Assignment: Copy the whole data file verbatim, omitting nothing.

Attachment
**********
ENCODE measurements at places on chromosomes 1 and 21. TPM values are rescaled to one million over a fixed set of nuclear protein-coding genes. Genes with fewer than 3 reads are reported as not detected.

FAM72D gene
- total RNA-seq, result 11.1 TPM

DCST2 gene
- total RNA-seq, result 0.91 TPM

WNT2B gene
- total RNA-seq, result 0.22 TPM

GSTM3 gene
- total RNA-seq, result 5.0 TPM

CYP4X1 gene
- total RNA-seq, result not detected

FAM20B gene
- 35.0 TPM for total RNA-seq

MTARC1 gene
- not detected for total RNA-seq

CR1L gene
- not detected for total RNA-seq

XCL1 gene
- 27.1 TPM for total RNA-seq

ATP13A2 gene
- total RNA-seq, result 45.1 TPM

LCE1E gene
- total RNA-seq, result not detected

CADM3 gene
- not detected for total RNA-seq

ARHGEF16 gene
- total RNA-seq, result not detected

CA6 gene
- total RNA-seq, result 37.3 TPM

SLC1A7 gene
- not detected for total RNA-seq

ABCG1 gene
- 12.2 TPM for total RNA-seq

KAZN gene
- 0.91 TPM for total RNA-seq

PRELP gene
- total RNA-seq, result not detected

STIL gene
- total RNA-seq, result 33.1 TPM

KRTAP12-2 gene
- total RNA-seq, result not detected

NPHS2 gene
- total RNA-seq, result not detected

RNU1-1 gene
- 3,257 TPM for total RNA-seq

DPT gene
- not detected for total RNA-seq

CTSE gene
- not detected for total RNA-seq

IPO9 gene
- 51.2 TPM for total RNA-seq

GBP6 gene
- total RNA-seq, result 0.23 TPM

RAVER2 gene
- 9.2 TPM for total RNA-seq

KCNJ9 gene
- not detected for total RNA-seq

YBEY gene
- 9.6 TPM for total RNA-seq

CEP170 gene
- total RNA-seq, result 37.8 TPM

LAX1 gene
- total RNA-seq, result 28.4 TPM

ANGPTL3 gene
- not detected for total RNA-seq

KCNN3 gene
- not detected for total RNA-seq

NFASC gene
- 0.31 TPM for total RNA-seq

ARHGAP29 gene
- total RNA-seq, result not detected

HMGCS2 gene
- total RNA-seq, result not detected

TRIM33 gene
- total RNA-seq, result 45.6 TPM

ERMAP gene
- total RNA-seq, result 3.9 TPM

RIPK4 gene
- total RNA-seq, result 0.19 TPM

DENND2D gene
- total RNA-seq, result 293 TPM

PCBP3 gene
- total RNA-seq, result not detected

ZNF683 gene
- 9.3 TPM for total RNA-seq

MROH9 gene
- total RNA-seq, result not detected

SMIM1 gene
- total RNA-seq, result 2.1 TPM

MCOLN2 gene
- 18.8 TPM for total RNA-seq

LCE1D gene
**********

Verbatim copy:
ENCODE measurements at places on chromosomes 1 and 21. TPM values are rescaled to one million over a fixed set of nuclear protein-coding genes. Genes with fewer than 3 reads are reported as not detected.

FAM72D gene
- total RNA-seq, result 11.1 TPM

DCST2 gene
- total RNA-seq, result 0.91 TPM

WNT2B gene
- total RNA-seq, result 0.22 TPM

GSTM3 gene
- total RNA-seq, result 5.0 TPM

CYP4X1 gene
- total RNA-seq, result not detected

FAM20B gene
- 35.0 TPM for total RNA-seq

MTARC1 gene
- not detected for total RNA-seq

CR1L gene
- not detected for total RNA-seq

XCL1 gene
- 27.1 TPM for total RNA-seq

ATP13A2 gene
- total RNA-seq, result 45.1 TPM

LCE1E gene
- total RNA-seq, result not detected

CADM3 gene
- not detected for total RNA-seq

ARHGEF16 gene
- total RNA-seq, result not detected

CA6 gene
- total RNA-seq, result 37.3 TPM

SLC1A7 gene
- not detected for total RNA-seq

ABCG1 gene
- 12.2 TPM for total RNA-seq

KAZN gene
- 0.91 TPM for total RNA-seq

PRELP gene
- total RNA-seq, result not detected

STIL gene
- total RNA-seq, result 33.1 TPM

KRTAP12-2 gene
- total RNA-seq, result not detected

NPHS2 gene
- total RNA-seq, result not detected

RNU1-1 gene
- 3,257 TPM for total RNA-seq

DPT gene
- not detected for total RNA-seq

CTSE gene
- not detected for total RNA-seq

IPO9 gene
- 51.2 TPM for total RNA-seq

GBP6 gene
- total RNA-seq, result 0.23 TPM

RAVER2 gene
- 9.2 TPM for total RNA-seq

KCNJ9 gene
- not detected for total RNA-seq

YBEY gene
- 9.6 TPM for total RNA-seq

CEP170 gene
- total RNA-seq, result 37.8 TPM

LAX1 gene
- total RNA-seq, result 28.4 TPM

ANGPTL3 gene
- not detected for total RNA-seq

KCNN3 gene
- not detected for total RNA-seq

NFASC gene
- 0.31 TPM for total RNA-seq

ARHGAP29 gene
- total RNA-seq, result not detected

HMGCS2 gene
- total RNA-seq, result not detected

TRIM33 gene
- total RNA-seq, result 45.6 TPM

ERMAP gene
- total RNA-seq, result 3.9 TPM

RIPK4 gene
- total RNA-seq, result 0.19 TPM

DENND2D gene
- total RNA-seq, result 293 TPM

PCBP3 gene
- total RNA-seq, result not detected

ZNF683 gene
- 9.3 TPM for total RNA-seq

MROH9 gene
- total RNA-seq, result not detected

SMIM1 gene
- total RNA-seq, result 2.1 TPM

MCOLN2 gene
- 18.8 TPM for total RNA-seq

LCE1D gene